Senate passes $3.5 trillion budget resolution

Legislative Watch: Legislation to protect producers from Prop. 12; Infrastructure bill passes Senate.

P. Scott Shearer, Vice President

August 13, 2021

6 Min Read

The Senate has passed on a party-line vote of 50-49 a $3.5 trillion budget resolution which proposes major investments in conservation, nutrition, childcare, family leave and climate change. It also proposes tax increases on wealthy individuals and corporations to help pay for the package.

Passing the budget resolution is the first step in the process. The next step is consideration by committees. The resolution provides instructions to committees with specific spending targets. Committees will have until Sept. 15 to finalize their provisions for the final bill. After the committees complete their work, the provisions will be merged into a budget reconciliation package for final consideration.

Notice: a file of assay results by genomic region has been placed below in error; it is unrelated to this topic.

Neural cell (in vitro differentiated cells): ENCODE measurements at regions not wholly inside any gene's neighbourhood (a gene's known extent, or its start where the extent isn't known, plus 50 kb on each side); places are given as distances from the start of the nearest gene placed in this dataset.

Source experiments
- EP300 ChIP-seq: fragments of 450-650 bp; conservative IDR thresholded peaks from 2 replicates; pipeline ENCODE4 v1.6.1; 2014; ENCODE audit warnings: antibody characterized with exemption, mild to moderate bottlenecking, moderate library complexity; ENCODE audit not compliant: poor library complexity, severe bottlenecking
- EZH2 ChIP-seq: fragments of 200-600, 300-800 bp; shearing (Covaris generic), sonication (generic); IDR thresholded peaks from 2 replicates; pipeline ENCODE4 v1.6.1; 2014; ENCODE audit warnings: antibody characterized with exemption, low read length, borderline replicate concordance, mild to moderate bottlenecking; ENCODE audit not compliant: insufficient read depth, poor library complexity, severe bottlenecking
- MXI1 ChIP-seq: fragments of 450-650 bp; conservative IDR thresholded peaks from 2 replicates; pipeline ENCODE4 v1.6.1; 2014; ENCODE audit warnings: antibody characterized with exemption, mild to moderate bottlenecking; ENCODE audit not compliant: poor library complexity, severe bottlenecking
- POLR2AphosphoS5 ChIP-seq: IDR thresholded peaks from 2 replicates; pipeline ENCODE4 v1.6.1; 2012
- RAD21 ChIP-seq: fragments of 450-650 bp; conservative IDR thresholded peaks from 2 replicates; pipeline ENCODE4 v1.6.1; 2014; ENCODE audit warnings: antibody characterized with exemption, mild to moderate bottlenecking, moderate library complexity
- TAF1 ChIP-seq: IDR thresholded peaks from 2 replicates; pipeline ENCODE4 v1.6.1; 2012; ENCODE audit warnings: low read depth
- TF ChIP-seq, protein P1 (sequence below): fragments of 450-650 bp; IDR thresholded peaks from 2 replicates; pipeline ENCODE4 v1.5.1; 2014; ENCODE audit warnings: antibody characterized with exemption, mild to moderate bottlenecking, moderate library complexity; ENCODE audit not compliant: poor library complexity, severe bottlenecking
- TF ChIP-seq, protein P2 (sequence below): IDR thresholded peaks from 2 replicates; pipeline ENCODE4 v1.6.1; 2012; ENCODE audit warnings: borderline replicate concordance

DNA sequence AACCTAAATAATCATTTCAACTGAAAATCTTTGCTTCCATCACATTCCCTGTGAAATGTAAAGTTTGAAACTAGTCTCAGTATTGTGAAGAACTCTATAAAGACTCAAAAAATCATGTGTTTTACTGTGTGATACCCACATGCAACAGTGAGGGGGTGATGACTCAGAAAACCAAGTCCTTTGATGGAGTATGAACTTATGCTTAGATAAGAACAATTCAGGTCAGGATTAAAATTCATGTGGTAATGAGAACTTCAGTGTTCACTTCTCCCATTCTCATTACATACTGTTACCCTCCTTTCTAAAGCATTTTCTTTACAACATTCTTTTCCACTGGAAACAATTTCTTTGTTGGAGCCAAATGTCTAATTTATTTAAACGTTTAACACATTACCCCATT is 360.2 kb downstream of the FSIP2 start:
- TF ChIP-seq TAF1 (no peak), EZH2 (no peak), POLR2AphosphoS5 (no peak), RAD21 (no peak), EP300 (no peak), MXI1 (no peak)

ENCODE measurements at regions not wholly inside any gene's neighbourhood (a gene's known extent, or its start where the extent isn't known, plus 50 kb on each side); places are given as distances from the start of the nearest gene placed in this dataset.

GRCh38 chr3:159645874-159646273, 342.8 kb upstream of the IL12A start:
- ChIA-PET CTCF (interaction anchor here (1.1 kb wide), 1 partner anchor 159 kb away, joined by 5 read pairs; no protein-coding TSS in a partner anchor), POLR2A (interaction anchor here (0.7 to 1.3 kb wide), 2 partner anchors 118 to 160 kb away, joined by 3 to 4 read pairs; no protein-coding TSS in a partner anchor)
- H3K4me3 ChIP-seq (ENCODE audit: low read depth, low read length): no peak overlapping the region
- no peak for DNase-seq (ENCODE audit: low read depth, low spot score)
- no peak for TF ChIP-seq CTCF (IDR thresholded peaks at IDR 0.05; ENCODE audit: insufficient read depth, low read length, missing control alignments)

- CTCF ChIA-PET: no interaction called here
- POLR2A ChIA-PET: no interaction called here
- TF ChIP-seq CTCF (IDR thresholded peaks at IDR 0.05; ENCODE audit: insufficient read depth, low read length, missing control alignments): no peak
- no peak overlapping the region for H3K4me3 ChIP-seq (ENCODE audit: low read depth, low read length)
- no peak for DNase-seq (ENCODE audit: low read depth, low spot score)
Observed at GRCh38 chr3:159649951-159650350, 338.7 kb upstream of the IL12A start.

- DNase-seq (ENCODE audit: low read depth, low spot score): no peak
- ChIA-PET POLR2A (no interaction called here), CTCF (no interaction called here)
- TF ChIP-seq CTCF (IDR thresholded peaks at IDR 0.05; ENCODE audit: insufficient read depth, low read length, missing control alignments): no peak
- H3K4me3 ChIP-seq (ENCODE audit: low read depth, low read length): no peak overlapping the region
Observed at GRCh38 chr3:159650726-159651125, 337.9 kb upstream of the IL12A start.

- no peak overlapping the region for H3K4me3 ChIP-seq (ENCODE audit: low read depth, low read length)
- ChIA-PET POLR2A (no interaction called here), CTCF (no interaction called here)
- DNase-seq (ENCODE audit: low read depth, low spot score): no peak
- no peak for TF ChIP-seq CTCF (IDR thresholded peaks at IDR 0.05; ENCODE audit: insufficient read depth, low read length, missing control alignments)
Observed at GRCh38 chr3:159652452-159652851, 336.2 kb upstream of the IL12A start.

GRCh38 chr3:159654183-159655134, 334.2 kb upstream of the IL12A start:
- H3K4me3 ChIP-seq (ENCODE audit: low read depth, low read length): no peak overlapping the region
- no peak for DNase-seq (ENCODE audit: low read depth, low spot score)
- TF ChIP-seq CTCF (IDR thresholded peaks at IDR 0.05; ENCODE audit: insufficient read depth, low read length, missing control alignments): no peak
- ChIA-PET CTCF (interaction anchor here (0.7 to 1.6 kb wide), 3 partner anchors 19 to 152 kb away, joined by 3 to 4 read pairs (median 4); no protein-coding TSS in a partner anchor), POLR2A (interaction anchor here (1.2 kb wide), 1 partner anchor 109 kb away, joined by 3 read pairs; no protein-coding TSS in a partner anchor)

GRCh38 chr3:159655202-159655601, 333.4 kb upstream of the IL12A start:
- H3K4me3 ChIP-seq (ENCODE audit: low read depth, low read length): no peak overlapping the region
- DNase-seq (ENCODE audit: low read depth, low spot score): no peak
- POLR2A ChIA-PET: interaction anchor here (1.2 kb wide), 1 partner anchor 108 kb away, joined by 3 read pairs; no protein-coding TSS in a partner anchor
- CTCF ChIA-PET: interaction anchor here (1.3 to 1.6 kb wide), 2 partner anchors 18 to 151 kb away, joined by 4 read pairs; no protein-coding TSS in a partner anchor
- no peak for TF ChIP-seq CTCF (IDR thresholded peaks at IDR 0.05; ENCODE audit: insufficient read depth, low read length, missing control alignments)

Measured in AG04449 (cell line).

During consideration of the resolution, Republicans offered numerous non-binding amendments, with many used to force Democrats to take tough votes that could be used against them in an election year.

Senator John Thune's, R-S.D., non-binding amendment that called for “preserving” current tax rules for transferring farms and businesses, including the “full benefit of the step-up in basis for assets acquired from a decedent” was adopted on a vote of 99-0. The administration's proposal to start taxing capital gains at death and its impact on stepped-up basis has been a major issue with agricultural organizations and producers.